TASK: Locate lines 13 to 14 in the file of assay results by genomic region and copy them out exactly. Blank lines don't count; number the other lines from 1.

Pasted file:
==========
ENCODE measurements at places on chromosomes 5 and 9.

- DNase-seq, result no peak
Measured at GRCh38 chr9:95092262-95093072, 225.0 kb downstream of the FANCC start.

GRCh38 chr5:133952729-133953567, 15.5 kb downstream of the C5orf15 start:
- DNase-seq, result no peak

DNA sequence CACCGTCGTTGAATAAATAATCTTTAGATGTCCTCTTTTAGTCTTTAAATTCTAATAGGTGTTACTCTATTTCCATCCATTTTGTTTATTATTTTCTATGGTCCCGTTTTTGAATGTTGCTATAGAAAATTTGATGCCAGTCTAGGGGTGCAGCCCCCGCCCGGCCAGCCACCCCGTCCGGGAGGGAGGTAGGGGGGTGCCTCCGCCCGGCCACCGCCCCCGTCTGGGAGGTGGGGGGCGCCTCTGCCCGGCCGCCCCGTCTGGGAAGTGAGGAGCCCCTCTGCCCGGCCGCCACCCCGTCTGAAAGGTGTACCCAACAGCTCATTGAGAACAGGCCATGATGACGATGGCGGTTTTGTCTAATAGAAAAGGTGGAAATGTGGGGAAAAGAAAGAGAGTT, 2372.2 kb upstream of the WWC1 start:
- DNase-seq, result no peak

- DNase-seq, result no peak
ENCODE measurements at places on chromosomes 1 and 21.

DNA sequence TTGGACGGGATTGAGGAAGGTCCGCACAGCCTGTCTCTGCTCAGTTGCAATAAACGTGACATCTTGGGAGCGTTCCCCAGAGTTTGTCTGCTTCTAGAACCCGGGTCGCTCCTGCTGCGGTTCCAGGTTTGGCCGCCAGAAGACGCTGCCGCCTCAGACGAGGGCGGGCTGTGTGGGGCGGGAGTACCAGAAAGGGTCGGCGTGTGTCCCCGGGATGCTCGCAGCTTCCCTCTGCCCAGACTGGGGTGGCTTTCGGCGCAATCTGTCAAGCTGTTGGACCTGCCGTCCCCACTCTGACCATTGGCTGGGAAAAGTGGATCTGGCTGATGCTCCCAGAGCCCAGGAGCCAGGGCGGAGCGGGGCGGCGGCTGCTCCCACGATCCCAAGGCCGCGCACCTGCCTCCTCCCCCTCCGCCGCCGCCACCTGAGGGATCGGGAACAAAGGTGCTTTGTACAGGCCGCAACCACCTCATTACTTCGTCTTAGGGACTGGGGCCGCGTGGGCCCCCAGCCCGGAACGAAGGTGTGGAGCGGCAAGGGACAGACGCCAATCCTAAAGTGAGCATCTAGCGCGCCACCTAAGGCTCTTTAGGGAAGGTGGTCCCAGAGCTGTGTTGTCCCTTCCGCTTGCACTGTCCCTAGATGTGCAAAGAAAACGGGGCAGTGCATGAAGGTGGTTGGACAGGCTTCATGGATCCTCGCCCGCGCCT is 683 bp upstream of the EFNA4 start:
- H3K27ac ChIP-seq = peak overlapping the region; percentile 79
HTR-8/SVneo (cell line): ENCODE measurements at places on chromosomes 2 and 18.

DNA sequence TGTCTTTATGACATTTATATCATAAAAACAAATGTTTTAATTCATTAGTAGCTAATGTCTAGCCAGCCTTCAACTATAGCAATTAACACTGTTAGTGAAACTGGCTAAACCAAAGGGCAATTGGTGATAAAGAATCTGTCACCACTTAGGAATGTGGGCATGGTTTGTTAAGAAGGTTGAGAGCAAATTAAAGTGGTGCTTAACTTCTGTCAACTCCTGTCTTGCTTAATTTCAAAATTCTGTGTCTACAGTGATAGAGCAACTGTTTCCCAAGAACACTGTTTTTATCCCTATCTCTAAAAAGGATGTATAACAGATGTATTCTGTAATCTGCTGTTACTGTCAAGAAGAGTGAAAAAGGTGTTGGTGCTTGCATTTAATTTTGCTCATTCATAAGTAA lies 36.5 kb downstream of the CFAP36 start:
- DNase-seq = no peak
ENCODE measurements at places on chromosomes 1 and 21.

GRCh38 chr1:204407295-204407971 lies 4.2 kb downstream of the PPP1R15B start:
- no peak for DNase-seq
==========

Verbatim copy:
DNA sequence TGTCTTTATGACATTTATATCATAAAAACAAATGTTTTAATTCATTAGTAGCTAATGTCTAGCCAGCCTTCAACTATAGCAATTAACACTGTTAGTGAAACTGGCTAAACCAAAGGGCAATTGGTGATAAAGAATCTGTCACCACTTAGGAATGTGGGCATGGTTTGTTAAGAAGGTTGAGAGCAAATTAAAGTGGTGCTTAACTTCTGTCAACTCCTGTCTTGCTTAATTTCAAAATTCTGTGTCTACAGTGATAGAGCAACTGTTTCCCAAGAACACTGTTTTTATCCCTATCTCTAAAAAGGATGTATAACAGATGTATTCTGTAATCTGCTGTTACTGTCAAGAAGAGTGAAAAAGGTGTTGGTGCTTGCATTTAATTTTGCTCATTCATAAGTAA lies 36.5 kb downstream of the CFAP36 start:
- DNase-seq = no peak